Monday, September 15, 2014

Response from Sen. Pat Toomey (R-PA) on Net Neutrality

I emailed Pat Toomey (R-PA), my U.S. Senator, to encourage him to support net neutrality. As you can see from his response, he is opposed to it:

Thank you for contacting me about Federal Communications Commissions' (FCC) net neutrality regulation. I appreciate knowing your thoughts on this issue.

As you may know, on December 21, 2010, the FCC adopted an Open Internet Order, better known as "net neutrality," that imposed new federal regulations on the types of services Internet providers could sell. Verizon Communications sued the FCC arguing that the regulations were too stringent and went beyond the agency's authority.

On January 14, 2014, in the case Verizon Communications Inc. v. FCC, the D.C. Circuit Court of Appeals struck down the FCC's net neutrality regulation. The Court stated that the FCC did not have the statuary authority to compel a broadband provider to follow the Open Internet Order.

I understand the concerns expressed by those who support net neutrality regulations; however, I also believe that such federal mandates would unduly inhibit this industry's innovation, investment in new technology, and job creation. Moreover, the Internet and online content have thrived in the United States without net neutrality regulations, which throws into question the need for more government intervention. Although there is currently no legislation before the Senate addressing net neutrality, please be assured that I will keep your thoughts on net neutrality in mind, should the Senate begin consideration of open internet legislation.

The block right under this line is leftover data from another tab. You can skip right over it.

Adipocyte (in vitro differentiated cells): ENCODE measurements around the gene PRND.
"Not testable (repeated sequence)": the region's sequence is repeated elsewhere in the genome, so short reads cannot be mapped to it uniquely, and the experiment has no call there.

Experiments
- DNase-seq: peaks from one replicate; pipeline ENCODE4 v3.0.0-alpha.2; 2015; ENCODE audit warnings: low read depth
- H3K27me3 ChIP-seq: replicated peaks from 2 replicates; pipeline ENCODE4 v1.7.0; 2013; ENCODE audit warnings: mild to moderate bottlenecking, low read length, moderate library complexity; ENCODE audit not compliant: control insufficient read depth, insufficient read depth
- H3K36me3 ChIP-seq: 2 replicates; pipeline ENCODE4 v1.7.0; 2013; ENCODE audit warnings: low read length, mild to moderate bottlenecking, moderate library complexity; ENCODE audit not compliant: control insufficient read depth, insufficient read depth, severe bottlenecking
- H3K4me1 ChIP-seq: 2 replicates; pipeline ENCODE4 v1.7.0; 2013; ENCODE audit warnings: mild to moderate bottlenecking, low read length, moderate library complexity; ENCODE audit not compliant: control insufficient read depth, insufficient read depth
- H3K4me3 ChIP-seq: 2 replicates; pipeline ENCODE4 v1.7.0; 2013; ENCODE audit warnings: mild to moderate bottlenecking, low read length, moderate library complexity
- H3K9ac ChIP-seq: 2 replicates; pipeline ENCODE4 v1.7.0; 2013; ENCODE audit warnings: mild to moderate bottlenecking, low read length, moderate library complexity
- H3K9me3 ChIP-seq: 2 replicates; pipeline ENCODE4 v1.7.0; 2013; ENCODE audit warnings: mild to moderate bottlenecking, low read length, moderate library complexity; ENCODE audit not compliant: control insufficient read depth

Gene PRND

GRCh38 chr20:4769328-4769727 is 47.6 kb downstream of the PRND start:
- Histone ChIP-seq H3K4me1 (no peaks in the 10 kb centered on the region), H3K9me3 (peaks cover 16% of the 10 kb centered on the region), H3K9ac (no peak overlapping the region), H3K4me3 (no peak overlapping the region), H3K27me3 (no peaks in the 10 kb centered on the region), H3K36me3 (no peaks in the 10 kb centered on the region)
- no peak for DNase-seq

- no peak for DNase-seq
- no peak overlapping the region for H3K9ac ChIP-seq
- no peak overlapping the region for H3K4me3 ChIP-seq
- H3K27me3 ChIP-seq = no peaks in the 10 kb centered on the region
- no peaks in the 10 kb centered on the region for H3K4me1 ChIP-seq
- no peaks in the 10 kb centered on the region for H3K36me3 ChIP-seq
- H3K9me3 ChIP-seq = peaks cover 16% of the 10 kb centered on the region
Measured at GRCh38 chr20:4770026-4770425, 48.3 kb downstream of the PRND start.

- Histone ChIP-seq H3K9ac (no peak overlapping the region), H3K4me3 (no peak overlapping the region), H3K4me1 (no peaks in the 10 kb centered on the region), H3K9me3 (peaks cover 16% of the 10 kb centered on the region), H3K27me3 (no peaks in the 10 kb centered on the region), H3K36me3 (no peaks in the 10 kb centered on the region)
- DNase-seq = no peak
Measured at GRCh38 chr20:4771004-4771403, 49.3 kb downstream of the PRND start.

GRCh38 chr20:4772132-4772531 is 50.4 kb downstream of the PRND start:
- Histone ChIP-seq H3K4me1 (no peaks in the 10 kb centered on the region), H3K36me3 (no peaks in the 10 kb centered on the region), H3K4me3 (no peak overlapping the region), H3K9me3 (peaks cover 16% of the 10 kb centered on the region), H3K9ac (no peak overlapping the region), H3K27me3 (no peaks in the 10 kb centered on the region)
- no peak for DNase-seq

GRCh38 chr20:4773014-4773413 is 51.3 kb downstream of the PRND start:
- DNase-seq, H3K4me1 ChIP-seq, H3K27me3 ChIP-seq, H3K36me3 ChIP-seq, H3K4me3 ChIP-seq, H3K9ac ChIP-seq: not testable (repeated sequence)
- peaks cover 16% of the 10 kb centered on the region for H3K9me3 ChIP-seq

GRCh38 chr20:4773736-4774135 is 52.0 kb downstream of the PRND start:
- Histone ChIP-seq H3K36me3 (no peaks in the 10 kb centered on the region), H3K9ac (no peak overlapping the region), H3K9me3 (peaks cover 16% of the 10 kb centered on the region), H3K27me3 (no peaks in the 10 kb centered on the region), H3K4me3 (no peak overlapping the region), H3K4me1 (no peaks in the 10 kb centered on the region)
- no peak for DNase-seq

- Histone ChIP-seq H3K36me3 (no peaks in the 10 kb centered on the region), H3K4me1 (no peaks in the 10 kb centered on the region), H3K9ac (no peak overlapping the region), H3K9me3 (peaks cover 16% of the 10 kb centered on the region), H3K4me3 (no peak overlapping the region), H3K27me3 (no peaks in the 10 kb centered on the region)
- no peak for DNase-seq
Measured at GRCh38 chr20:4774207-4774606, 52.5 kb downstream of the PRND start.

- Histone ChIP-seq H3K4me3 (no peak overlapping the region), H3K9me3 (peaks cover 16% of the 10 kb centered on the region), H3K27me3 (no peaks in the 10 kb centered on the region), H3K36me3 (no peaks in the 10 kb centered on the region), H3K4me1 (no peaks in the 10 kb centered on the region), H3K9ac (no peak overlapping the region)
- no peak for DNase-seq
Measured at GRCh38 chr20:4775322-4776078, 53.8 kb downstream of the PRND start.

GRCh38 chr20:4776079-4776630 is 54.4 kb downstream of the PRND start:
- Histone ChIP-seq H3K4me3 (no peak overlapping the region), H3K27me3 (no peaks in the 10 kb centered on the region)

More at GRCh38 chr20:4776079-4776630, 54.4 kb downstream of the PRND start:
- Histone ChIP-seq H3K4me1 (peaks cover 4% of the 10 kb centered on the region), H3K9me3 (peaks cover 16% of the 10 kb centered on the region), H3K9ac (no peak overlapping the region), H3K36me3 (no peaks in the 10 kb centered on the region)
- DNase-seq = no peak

Thank you again for your correspondence. Please do not hesitate to contact me in the future if I can be of assistance.


Pat Toomey
U.S. Senator, Pennsylvania

Whatever your position is on net neutrality, if you are a U.S. citizen, I encourage you to contact your senators and representatives and let them know where you stand. We may not all have the financial resources to compete with large telecoms, but we do still have the votes.

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